If there is one reason why Labour may still lose the election next year, it is because the front bench is still fixated on cuts. It is even being suggested now that the reason why the vast majority of us are suffering from debilitating Tory spending cuts is because Brown didn’t promise to do much the same thing. Brown actually posed the 2010 election as being a choice between Labour investment and Tory cuts. According to the Blairite tendency which still infects too much of the Labour front bench, what he should have said was that the election was between Labour cuts and Tory cuts, where Labour would have cut less far, less fast (i.e. reaching the same destination, only more slowly).
That is nonsense, and whilst 2010 may be history now, it matters when exactly the same mistakes are being repeated today. Ed Balls still supports the Tory fetish for cuts in order to eliminate the structural deficit by 2019-20, on the grounds that Labour’s economic credibility depends on it. Chuka Umunna appears to take the same view when he says that Brown wrongly gave the impression in 2009-10 that Labour failed to understand the importance of tackling Britain’s unprecedented peacetime budget deficit. As it happened, the budget deficit in 2008-10 wasn’t ‘unprecedented’ in peacetime since a quite similar fiscal outcome occurred under the Major government in 1993-5, but let that pass. Far more important, however, is the crucial point that spending cuts represent an inefficient way of reducing a deficit because of itsfeedback effects on the private economy that reduce incomes and tax receipts. It may seem obvious that if spending is cut, the deficit will reduce. But it’s wrong, and perhaps qualifies under the category that ‘common sense is what tells us the world is flat’. Continue reading
It’s not often I agree with Gordon Brown – indeed I can’t remember the last time I do so – but I think he may be right when he predicted earlier this month that the global economy may be heading for another meltdown. He said, rightly in my view, that the lessons of the 2007-9 financial and economic crisis have still not yet been properly addressed. Perhaps the the most important of these is the continued growth of the unregulated shadow banking system. It is worrying that insurers and pension companies as well as other financial sub-sectors like asset managers and hedge funds are now part of this shadow system and are seeking to fill the vacuum left by the shrinking banks.
In this switch away from plain old under-writing AIG was a pioneer, and its huge collapse should set the alarm bells ringing. To be fair, the Financial Stability Board has recently included 9 insurers among its list of globally systemic financial institutions that should be closely monitored and held to higher levels of capital adequacy. But is it enough merely to note the problems? What action is being taken to head off another crash rather than pick up the bits again afterwards? Continue reading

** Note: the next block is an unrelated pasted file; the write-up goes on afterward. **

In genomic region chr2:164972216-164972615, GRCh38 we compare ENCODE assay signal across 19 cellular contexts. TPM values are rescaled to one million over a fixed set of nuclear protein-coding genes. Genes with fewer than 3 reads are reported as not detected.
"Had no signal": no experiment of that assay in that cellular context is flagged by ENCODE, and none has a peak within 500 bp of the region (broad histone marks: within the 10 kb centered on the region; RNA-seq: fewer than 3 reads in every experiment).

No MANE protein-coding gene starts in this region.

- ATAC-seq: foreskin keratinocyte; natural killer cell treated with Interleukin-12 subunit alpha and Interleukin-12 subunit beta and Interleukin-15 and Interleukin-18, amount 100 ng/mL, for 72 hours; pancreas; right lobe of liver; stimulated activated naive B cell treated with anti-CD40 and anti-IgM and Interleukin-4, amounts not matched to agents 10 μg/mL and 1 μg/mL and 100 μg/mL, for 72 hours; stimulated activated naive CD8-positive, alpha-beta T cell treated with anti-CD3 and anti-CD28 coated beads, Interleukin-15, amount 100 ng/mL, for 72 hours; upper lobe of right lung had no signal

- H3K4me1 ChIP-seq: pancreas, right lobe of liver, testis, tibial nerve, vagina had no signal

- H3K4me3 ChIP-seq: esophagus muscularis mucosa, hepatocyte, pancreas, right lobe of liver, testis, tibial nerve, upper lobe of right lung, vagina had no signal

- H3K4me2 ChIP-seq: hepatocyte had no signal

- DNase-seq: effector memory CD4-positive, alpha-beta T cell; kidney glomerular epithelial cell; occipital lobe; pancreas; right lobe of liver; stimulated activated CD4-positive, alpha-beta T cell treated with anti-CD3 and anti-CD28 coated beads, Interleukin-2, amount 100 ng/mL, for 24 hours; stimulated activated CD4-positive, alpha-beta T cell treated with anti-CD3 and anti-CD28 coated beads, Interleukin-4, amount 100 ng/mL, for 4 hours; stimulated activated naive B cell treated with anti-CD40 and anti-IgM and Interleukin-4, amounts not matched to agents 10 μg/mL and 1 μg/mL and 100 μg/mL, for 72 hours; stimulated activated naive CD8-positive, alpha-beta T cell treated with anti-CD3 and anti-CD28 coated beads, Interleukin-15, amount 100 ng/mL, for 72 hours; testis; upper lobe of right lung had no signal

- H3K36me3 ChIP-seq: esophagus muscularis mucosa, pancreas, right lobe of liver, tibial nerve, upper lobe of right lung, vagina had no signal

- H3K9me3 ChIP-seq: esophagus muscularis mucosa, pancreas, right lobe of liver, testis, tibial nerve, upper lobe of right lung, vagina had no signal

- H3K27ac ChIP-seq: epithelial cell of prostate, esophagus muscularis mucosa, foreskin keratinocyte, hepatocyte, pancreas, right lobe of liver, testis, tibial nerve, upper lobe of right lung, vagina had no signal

Shortly after Labour’s landslide victory in 1997, for some perverse reason I invited Ken Clarke to attend one of our monthly Tribune dinners in the Gay Hussar restaurant, that old canteen of the Labour Left, in London’s Soho.
Clarke professed himself baffled by the assembled journos, cartoonists, MPs and trades unionists asking if we spent all of our time arguing with one another – or rather not listening to him. He then said something that did make us all prick up our ears and listen. He said of the new Chancellor Gordon Brown, “We all knew why he promised to stick to our spending limits to win the election, it’s just that we didn’t expect him to actually stick to them in power”. Continue reading
Despite the claims of Cameron and Osborne (and that rather politically naive and economically illiterate note left by Liam Byrne), the last Labour government was not profligate, it did not over-spend. In fact, as the graph below shows, Labour actually spent less as a proportion of GDP than either the governments of Thatcher and Major.
Labour stuck to Tory spending plans from 1997-99 meaning that public spending did not start increasing in real terms until 2000. The UK had also embarked on an unprecdented period of seemingly stable economic growth that would last until late 2008. Continue reading
So even Alastair Darling has turned against Gordon Brown for the IMF job. But what is disturbing about all the jockeying and jostling now going on is the focus on the wrong criteria. This is not a position – ‘the world’s banker’ – to be decided on the basis of personality incompatibilities (Cameron-Brown) or on whether the successor should be appointed from the same country (DSK-Lagarde) or whether the appointment should follow the switch of economic power to the East and South (Carstens-Manuel) or whether the Eurozone crisis should commend or disqualify an EU candidate for the job, or whether the IMF remains the fiefdom of the Europeans to balance the Americans at the World Bank. Continue reading